Background: If discovered at an early stage, non-small-cell lung cancer is potentially curable by surgical resection. However, two disparities have been noted between black patients and white patients with this disease. Blacks are less likely to receive surgical treatment than whites, and they are likely to die sooner than whites. We undertook a population-based study to estimate the disparity in the rates of surgical treatment and to evaluate the extent to which this disparity is associated with differences in overall survival.
Methods: We studied all black patients and white patients 65 years of age or older who were given a diagnosis of resectable non-small-cell lung cancer (stage I or II) between 1985 and 1993 and who resided in 1 of the 10 study areas of the Surveillance, Epidemiology, and End Results (SEER) program (10,984 patients). Data on the diagnosis, stage of disease, treatment, and demographic characteristics of the patients were obtained from the SEER data base. Information on coexisting illnesses, type of Medicare coverage, and survival was obtained from linked Medicare inpatient-discharge records.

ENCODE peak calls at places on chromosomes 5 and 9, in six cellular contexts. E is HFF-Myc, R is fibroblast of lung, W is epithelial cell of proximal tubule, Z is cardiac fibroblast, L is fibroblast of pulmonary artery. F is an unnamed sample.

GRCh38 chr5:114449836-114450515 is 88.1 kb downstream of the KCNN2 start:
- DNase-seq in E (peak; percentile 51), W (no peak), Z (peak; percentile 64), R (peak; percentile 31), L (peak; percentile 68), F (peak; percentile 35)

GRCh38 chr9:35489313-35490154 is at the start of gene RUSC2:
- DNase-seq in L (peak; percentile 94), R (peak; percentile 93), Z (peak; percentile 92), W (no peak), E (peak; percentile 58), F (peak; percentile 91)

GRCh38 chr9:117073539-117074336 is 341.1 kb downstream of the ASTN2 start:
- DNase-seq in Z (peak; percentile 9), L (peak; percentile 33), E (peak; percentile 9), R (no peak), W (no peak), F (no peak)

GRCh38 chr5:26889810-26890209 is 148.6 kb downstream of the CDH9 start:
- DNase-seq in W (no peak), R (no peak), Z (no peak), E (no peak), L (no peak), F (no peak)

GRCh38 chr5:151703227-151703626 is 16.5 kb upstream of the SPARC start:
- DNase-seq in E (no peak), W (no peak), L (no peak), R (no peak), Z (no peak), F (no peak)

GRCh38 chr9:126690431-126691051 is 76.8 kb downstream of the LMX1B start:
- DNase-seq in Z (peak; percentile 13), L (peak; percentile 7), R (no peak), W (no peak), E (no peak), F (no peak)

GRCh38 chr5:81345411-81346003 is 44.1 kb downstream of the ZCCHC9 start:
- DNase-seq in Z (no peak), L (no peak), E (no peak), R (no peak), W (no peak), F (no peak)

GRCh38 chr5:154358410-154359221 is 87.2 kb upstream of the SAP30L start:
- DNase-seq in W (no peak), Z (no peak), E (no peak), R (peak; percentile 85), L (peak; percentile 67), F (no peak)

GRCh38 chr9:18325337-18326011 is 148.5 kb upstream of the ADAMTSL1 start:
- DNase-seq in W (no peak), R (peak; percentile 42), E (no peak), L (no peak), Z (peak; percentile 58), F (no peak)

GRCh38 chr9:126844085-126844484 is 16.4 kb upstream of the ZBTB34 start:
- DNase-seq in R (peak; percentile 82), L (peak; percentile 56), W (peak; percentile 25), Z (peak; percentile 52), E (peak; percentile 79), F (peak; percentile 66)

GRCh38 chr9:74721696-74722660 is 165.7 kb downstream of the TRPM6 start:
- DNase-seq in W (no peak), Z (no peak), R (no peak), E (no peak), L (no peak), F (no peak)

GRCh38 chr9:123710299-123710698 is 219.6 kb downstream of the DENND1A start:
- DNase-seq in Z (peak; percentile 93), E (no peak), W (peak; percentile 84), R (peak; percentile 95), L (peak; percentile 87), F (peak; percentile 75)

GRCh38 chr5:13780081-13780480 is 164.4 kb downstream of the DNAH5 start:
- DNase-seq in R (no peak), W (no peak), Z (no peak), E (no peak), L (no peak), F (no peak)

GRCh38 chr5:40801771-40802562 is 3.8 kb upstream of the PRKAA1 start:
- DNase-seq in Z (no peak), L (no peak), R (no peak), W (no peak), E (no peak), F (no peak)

Results: The rate of surgery was 12.7 percentage points lower for black patients than for white patients (64.0 percent vs. 76.7 percent, P<0.001), and the five-year survival rate was also lower for blacks (26.4 percent vs. 34.1 percent, P<0.001). However, among the patients undergoing surgery, survival was similar for the two racial groups, as it was among those who did not undergo surgery. Furthermore, analyses in which adjustments were made for factors that are predictive of either candidacy for surgery or survival did not alter the influence of race on these outcomes.
Conclusions: Our analyses suggest that the lower survival rate among black patients with early-stage, non-small-cell lung cancer, as compared with white patients, is largely explained by the lower rate of surgical treatment among blacks. Efforts to increase the rate of surgical treatment for black patients appear to be a promising way of improving survival in this group.